NCTA teams with CEA to cut modem and router power use by 10% - 20%

After successfully establishing voluntary energy-efficiency guidelines for pay-TV set-tops, the NCTA and CEA are teaming up again to make modems, routers and other premises-based Internet equipment more efficient.

The two associations announced a joint initiative that runs through 2017 to improve energy efficiency by small network equipment (SNE) by 10 to 20 percent compared to the devices currently being deployed in the market. The effort targets roughly 80 million American homes.

Just as with the set-top program, volunteer participants will report the energy efficiency of their SNE devices to an independent third party. Every major pay-TV operator that supplies broadband (i.e. everyone besides the satellite carriers) has already signed on, including AT&T (NYSE: T), Verizon (NYSE: VZ), Comcast (NASDAQ: CMCSA), Charter Communications (NASDAQ: CHTR), Time Warner Cable (NYSE: TWC), Cox Communications, Cablevision, CenturyLink and Bright House Networks.

Said Kathleen Hogan, deputy assistant secretary for energy efficiency for the U.S. Department of Energy: "DOE appreciates industry's voluntary commitment to improving the energy efficiency of small network equipment, and looks forward to the progress they can make and verification of the impacts at the appropriate time."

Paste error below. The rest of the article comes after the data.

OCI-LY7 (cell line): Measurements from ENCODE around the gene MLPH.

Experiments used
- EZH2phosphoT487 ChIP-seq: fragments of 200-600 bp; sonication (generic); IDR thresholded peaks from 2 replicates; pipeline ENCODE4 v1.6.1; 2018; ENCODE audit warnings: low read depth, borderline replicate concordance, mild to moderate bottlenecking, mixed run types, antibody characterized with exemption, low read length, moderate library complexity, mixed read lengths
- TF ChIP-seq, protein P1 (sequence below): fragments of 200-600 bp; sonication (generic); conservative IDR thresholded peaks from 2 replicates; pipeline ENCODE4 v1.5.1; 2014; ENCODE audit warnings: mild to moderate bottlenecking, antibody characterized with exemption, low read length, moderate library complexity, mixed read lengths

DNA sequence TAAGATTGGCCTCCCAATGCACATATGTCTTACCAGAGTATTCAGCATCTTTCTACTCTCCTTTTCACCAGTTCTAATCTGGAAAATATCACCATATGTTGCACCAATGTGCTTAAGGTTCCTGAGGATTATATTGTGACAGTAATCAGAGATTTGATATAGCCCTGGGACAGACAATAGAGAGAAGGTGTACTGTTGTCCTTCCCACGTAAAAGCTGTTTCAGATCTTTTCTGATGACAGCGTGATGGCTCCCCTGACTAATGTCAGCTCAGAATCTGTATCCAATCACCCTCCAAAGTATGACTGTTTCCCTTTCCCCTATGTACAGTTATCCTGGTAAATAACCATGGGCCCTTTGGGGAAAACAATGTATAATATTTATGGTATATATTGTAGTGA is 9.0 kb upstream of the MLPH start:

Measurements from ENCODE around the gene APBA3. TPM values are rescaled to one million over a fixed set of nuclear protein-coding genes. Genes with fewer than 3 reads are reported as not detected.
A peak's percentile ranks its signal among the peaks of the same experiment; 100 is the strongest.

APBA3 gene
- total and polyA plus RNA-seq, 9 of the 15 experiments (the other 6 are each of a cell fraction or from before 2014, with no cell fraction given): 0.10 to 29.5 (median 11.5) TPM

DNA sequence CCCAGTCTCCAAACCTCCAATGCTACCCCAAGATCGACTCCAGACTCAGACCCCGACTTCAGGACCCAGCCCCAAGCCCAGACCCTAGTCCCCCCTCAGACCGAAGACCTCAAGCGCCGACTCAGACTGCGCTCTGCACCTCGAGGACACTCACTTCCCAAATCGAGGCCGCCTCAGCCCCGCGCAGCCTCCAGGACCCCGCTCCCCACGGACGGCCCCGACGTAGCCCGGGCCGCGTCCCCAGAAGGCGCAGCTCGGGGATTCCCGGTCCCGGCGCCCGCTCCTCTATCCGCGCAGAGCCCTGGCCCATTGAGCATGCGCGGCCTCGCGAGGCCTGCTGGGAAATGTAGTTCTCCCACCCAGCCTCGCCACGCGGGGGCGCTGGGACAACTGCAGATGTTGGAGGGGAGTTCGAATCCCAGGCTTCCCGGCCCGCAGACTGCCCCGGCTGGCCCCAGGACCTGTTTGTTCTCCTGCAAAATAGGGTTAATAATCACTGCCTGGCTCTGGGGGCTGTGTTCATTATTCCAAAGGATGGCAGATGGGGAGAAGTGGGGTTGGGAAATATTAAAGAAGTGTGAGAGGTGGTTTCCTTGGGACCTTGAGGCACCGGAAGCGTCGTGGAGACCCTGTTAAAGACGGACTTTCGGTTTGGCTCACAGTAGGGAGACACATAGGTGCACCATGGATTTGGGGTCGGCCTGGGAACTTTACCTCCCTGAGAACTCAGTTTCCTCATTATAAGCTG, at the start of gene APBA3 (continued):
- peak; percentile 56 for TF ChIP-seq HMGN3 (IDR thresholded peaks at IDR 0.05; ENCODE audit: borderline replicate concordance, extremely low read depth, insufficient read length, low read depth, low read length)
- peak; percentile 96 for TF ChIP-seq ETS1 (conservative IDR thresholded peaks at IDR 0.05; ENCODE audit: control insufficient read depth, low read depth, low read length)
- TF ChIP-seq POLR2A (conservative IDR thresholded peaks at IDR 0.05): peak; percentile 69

In 2013, the NCTA spearheaded a similar initiative among the 11 top pay-TV operators to make set-tops more efficient. The group said that energy-efficient set-tops stemming from the initiative drove a 4.4 percent decline in energy use in the first year of implementation alone. According to the agreement's first annual report, the improved set-top box energy efficiency saved American consumers roughly $168 million in energy bills and nearly 842,000 metric tons of carbon dioxide.

In 2014, the Society of Cable & Telecommunications Engineers announced separate plan the group said would provide cable system operators with new standards, technology, solutions and training to significantly cut the energy use and cost of their networks by 2020. The SCTE's "Energy 2020" effort includes Comcast, TWC, Cox Communications, Bright House, Bend Broadband, Rogers Communications, Suddenlink Communications and Buckeye CableSystems.

SCTE's "Energy 2020" goals include to reduce power consumption by 20 percent on a unit basis; to cut energy cost by 25 percent (also on a unit basis); to reduce grid dependency by 10 percent; to optimize technical facilities and datacenter footprint by 20 percent; and to establish vendor partnerships that will impact hardware development by the end of the decade.

For more:
- read this press release from the NCTA and CEA

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